Saturday, February 20, 2010
So this is a little of what I have in mind for a part of my project. Since part of my project is to project an image onto the wall. I am still debating about whether to project a scene or just the object. But this is some of the work by artist Kara Walker. She builds her work around that fantasy,cartoon silhouette image, but with somewhat controversial topics. She mostly works with large decals which stick to the wall, or projected images or colors, or both. I really like her work. I am just now starting to notice I have a strange fascination with morbidity and sketchy situations when it comes to art, or maybe just the conceptual side of it. I love how Kara Walker uses only silhouettes to portray such powerful images. One color and no depth says it all.
Thursday, February 18, 2010
Questions for "Conceptual Art" by Tony Godfry
1)Why is the "viewer" an important element in conceptual art?
The viewer has to have a more active response because the work is not in the traditional form.
2)Why was it so difficult for people to accept the "Fountain" by Duchamp, as art?
Before "Fountain" people were not challenged to question what art was, for up to that point people assumed art would be a painting or a sculpture.
3)What question did Duchamp pose with his "readymades"? Explain with examples.
The basic question Duchamp posed was "What makes a piece of art?". For example "'Could this urinal be an artwork?'". Also Duchamp saw what he did to the piece as art in itself, to make something "art".
4)Why is it difficult to categorize Conceptual art in the context of traditional art? Explain using examples.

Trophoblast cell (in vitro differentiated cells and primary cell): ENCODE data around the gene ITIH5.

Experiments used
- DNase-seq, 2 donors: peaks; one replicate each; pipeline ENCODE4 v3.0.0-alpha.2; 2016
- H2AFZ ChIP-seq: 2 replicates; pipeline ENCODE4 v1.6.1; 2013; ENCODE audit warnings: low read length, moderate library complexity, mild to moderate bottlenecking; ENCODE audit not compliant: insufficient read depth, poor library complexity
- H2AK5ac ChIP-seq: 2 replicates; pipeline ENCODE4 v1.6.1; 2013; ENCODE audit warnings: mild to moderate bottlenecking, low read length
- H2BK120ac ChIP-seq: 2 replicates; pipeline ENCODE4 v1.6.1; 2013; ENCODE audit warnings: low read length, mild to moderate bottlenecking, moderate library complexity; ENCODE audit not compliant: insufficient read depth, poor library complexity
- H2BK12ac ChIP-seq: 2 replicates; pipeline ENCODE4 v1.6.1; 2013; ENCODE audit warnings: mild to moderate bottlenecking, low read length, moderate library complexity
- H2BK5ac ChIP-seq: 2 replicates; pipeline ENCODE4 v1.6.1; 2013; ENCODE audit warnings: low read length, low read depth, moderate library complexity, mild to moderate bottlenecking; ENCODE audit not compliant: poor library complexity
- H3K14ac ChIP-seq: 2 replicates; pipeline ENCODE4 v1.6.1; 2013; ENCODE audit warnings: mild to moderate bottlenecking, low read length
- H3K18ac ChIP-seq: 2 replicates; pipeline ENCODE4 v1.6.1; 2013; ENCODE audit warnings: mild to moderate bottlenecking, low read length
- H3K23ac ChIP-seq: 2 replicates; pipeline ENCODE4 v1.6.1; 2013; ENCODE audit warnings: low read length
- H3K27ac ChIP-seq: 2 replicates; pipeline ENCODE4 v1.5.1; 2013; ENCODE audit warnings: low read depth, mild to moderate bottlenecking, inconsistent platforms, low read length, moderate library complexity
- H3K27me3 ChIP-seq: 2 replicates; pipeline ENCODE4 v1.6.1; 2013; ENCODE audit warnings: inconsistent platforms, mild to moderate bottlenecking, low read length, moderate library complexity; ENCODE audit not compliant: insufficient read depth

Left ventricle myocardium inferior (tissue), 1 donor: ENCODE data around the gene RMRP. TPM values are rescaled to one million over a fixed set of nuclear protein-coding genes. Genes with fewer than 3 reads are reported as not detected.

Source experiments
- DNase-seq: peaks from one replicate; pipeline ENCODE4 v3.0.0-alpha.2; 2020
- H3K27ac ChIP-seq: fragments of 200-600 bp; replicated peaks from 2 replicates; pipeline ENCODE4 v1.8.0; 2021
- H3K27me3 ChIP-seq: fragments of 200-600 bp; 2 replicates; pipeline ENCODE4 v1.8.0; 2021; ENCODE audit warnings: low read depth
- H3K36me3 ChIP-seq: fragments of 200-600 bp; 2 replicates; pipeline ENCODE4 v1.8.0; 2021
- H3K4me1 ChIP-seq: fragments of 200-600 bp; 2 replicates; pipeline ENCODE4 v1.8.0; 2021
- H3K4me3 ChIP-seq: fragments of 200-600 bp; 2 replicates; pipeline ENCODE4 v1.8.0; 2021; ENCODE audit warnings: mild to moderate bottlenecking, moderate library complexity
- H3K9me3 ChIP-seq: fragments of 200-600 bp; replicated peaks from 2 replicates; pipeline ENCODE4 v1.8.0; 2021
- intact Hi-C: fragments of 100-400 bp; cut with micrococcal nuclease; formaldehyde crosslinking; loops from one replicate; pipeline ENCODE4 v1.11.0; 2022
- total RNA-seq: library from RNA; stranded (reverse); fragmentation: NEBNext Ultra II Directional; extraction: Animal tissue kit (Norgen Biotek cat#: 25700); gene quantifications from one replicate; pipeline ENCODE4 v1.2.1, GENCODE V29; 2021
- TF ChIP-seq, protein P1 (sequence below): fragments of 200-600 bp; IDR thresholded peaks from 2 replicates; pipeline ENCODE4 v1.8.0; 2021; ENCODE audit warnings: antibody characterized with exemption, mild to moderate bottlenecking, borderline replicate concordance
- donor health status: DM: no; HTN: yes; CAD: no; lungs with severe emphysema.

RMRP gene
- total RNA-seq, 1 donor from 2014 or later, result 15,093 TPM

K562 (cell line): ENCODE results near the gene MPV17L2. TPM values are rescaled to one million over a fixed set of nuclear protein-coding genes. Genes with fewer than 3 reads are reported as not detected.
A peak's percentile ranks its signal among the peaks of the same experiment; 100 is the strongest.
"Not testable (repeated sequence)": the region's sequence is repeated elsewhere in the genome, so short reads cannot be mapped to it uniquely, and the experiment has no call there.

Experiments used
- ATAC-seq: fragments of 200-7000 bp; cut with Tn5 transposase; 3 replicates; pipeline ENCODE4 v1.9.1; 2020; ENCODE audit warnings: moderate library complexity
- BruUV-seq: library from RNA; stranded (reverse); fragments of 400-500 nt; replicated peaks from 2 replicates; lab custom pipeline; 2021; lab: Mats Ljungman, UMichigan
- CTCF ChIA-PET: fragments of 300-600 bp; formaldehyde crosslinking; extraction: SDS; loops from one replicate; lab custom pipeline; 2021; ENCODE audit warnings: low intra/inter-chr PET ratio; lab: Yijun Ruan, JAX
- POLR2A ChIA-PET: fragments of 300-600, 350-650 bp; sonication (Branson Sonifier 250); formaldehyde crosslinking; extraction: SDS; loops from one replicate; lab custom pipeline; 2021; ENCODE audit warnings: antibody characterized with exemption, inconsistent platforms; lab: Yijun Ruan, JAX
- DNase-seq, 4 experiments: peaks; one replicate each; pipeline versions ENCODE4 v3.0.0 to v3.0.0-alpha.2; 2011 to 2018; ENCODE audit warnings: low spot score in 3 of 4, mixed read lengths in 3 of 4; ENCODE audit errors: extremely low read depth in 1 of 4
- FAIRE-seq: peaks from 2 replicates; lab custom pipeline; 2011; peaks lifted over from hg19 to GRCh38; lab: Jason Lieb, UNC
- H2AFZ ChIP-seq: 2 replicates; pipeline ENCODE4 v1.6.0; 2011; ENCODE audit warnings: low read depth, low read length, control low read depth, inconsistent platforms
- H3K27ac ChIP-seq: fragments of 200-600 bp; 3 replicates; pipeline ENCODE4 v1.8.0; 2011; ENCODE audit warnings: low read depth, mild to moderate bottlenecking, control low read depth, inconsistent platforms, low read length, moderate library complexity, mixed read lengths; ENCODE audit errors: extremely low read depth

It is not defined by a certain medium or style. For example Duchamp's "Fountain" is a readymade, Gonzalez-Torres' billboards with empty beds, and Kosuth's "One and three chairs", which is an readymade along with a photograph of a chair.
5)Choose a quote from the article that you find interesting and explain. Be SURE to site page number.
"Many conceptual works will not fit any clear typology, just as many Conceptual artists resist any restrictive definition of what they do" (Godfrey 10). The artist's resistance to stick to the traditional forms of art is an art form in itself, for it is also a new way of thinking as well as making others think differently about what they are seeing.
Monday, February 15, 2010
So here are a few of thrown around ideas put into context:
Black plastic combs in a photo frame:
- The color of the combs would be a plain, generic plastic black. The color of the photo frame would be a very ornate gold with a rococo-esque relief design
- The original function of the combs being to comb/fix hair. The original function of the photo frame is to hold photographs, By placing the combs in the photo frame it would alter the meaning of each. When we look at photographs we look at things, at the surface, not the feeling or the story behind the photo; it looks pretty, but what we see may in fact be something posed or fixed up...I don't know too much about this idea since it would contradict my whole love of photographs. I would probably stick with it if I felt differently about the concept.
Dried Elmer's Glue rolled up into a lot of tiny balls
- The color of the glue would be white of course, the shape would be random, maybe the little balls would be all strung together to form squiggles and loops
- The original function of the glue is to stick things together, usually to create one thing. It keeps things in place, yet when wet is very runny. By rolling them up into tiny balls it would slightly alter the meaning of unity by making them all separate little bodies of glue. By forming squiggles and loops it would alter the meaning of steadiness by showing an unsteady pattern